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Oh boy, Tamale Pie (or other savory pies)

 
 
Reply Wed 29 Jun, 2016 02:37 pm
http://www.seriouseats.com/2015/01/how-to-make-mexican-tamale-pie-cazuela-de-tamal.html

The guy who wrote the article, Daniel Gritzer, sounds like he's been having a great life..

There are also U.S. type tamale pies - I've only made one once. Did make my own tamales once, but hey, burritos are easier. The cazuela de tamal sounds like a pie I'll both like and find relatively easy. I already have the masa in my cupboard..

Other savory pies? there are lots... bring on the recipes! Chicken pot pies anyone? This all reminds me of Cassoulet.. I suppose it's not thought of as a pie, but it might work as one.
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Type: Discussion • Score: 6 • Views: 1,255 • Replies: 18
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edgarblythe
 
  1  
Reply Wed 29 Jun, 2016 04:10 pm
I like this sort of stuff. Wish I had a friend that liked to cook it for me.
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InfraBlue
 
  1  
Reply Wed 29 Jun, 2016 04:21 pm
@ossobuco,
Compared with the masa from an authentic tamal, his pie crust looks very, very dry. It looks to need more lard.

Black beans are not a traditional filling around here. A chile colorado with pulled pork is the go to filling. Chile verde with chicken and chile strips with cheese are also popular.
ossobuco
 
  1  
Reply Wed 29 Jun, 2016 04:36 pm
@InfraBlue,
I'm no judge, as you know. I wouldn't do black beans myself, at least at first. I eat enough damned beans, not from cans either. I do keep lard at hand. Mexico is a big place, I'll want to see more recipes. Aren't you in the border area? Not that that is a clue to what you know.. and chile colorado with the pork is more my thing. I need to look around, though.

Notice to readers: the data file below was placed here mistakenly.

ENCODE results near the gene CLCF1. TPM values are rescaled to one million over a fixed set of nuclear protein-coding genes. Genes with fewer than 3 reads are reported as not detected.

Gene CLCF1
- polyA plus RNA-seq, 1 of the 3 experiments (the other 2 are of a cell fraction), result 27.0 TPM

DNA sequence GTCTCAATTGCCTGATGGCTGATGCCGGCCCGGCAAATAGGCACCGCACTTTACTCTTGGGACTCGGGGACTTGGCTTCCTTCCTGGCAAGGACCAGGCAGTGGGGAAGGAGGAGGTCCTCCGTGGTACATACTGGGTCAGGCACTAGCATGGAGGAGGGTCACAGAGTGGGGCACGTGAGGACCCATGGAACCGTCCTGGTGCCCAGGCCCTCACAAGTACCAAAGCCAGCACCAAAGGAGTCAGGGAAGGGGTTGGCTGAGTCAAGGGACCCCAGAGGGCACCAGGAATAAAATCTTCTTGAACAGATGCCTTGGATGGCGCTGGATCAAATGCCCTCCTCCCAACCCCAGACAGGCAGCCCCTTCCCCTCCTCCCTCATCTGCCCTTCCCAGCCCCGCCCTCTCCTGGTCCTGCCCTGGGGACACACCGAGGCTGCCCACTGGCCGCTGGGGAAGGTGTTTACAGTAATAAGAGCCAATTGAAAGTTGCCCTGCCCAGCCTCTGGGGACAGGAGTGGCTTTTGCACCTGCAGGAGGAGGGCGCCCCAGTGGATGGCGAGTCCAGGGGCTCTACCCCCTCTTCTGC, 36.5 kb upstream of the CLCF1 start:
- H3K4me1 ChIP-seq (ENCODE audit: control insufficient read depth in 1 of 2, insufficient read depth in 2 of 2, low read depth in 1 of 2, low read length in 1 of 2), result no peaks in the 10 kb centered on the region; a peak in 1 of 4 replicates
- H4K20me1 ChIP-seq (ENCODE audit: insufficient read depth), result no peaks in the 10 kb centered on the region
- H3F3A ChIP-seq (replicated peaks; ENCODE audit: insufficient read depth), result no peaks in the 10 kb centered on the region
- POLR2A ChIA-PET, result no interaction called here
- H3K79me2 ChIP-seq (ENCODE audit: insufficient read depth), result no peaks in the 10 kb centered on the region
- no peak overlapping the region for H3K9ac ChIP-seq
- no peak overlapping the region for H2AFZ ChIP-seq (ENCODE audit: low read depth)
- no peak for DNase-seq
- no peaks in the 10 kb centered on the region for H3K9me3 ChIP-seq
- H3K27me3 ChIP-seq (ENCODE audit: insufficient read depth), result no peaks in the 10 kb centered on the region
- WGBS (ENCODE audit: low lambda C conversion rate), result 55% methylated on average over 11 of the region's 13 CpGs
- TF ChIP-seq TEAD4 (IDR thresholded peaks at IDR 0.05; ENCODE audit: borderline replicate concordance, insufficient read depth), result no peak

Where is fbaezer when I need him? He can be quite cutting on US modes.. (in case you can't tell, I like him).
InfraBlue
 
  1  
Reply Wed 29 Jun, 2016 04:49 pm
@ossobuco,
Oh, definitely. Banana leaves are used in areas of the south of Mexico instead of corn husks. The traditions I refer to are generally north central Mexico, e.g. Chihuahua, Coahuila, etc.
ossobuco
 
  1  
Reply Wed 29 Jun, 2016 04:58 pm
@InfraBlue,
Ah, thanks. I didn't mean to dismiss your take on the original post but it sure looks like I did. I had a pal from Chihauhua, now long ago, a guy up at school in LA. No big romance, I helped him proof read, fix, stuff, political science if I remember, his english not all a mess but sometimes skewed, and when some of us went to Mexico, he was there, to help and have fun.
cicerone imposter
 
  1  
Reply Wed 29 Jun, 2016 05:44 pm
@ossobuco,